(The opinions expressed here are those of the author, a
columnist for Reuters)
By James Saft
June 6 Worries about stagnation aside, the
bottom-up spread of technology like 3-D printing and artificial
intelligence may give global productivity, and growth, a
Growth in the developed economies over the past two decades
has either been sub-par or artificially and often dangerously
supported by debt and asset bubbles. One key factor behind this
weakness, which leads some economist to argue we are in a period
of “secular stagnation,” is the steady downward trend of
U.S. output per hour worked advanced on average only 0.6
percent annually over the past five years, compared to rates
over 3 percent in the early years of the millennium.
Arguments rage over why, with some holding that all the
low-hanging fruit of technological improvements has been picked
and some that demographics are trapping us in a low-investment,
But investment manager PIMCO, with some supporting data from
consultants McKinsey & Company, argues we may soon be seeing a
dramatic increase in productivity as already discovered
technology is adapted.
“A productivity-driven return to 'old normal' 4-percent-plus
global GDP growth may lie within reach in the coming years,
based only on the spread ('diffusion') of existing
technologies,” Joachim Fels and Matthew Tracey of PIMCO write.
They caution that this isn’t their base case, just a growing
outside possibility, but it is hard to express exactly how
surprising and electrifying this would be to investors inured to
very low rates and low growth.
Many of the puzzles and features of the current economic
landscape - very low or negative interest rates, quantitative
easing and low growth - would be reversed or at least mitigated
by structurally higher productivity.
There is no small irony too that what we are discussing is
not the kind of top-down solutions which have failed or worked
weakly in recent years, but a bottom-up story in which new
technology is adapted and knit together in new ways to increase
To be sure, even this story doesn’t necessarily end happily,
given that many of the technologies, from robotics to the use of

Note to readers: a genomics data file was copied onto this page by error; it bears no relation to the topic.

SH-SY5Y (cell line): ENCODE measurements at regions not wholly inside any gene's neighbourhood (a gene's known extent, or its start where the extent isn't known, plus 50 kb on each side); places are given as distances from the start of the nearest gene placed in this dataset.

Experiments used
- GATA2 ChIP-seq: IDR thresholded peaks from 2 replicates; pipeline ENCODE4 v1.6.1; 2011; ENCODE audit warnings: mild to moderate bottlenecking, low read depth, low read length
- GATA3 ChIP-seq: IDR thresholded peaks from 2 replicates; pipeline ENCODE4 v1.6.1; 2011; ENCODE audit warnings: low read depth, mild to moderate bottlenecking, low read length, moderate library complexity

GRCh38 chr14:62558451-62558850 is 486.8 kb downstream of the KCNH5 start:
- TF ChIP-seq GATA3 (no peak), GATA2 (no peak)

computer-controlled printers to perform 3-D manufacturing, will
destroy jobs and may increase income inequality. But even for
this to happen, the adaptation of technology will need to
DOCTORS LOOKING AT SCREENS
McKinsey, in a 2015 study, said it saw potential for global
productivity to more than double its 1.8 percent average rate of
growth over the past half century.
“Five sector case studies - agriculture, food processing,
automotive, retail, and healthcare - suggest that annual
productivity growth to 2025 in the G19 and Nigeria could be as
high as 4 percent, more than needed to counteract demographic
trends,” according to a report from the McKinsey Global
That’s all premised on the intelligent spread of existing
technology, and three quarters of the potential growth simply
comes from the broader used of 'best practices' already
significantly in use. Some of this is nothing more complex than
the use, in places like Korea and Japan, of existing retail
inventory management techniques. Some is more futuristic, like
the use by Amazon of artificial intelligence and robotics to
make warehouse and shipping management more efficient.
Or take for example U.S. healthcare, in which cumbersome
information technology means doctors and nurses spend much time
looking at screens, often at the expense of gathering more
useful information from patients. Costs of new technology are
also coming down, making it more feasible for individual dental
practices to have 3-d printers. (here)
As implied, some of this is geographic, as technology
spreads more deeply into emerging markets, while some is
vertical, where smaller firms play catch-up to avoid destruction
by the likes of Amazon.
The spread of technology will destroy jobs and tend to
reward capital, of both the intellectual and financial sorts,
increasing inequality and social and political tension.
Production, which has long spread around the world to
arbitrage labor cost differences, will tend to gravitate towards
end markets, both because it is less labor-dependent and also
because more of the value is in proprietary software and
That could throw up political roadblocks to adaptation, as a
look at the recent flourishing of populist and often
anti-globalization politicians illustrates.
Fels and Tracey of PIMCO argue that high-tech-driven
productivity need not be a zero-sum game, and could lead to
increased competition and employment.
One thing a boost to growth would definitely mean is a hit
to the value of bonds, as markets re-set to a more normal yield
There are worse problems to have, even for bond investors.
(Editing by James Dalgleish)